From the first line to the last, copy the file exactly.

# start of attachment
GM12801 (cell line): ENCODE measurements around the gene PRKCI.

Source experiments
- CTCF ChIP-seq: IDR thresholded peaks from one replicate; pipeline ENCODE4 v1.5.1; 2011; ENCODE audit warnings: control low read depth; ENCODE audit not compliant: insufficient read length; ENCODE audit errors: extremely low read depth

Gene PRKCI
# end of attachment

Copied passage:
GM12801 (cell line): ENCODE measurements around the gene PRKCI.

Source experiments
- CTCF ChIP-seq: IDR thresholded peaks from one replicate; pipeline ENCODE4 v1.5.1; 2011; ENCODE audit warnings: control low read depth; ENCODE audit not compliant: insufficient read length; ENCODE audit errors: extremely low read depth

Gene PRKCI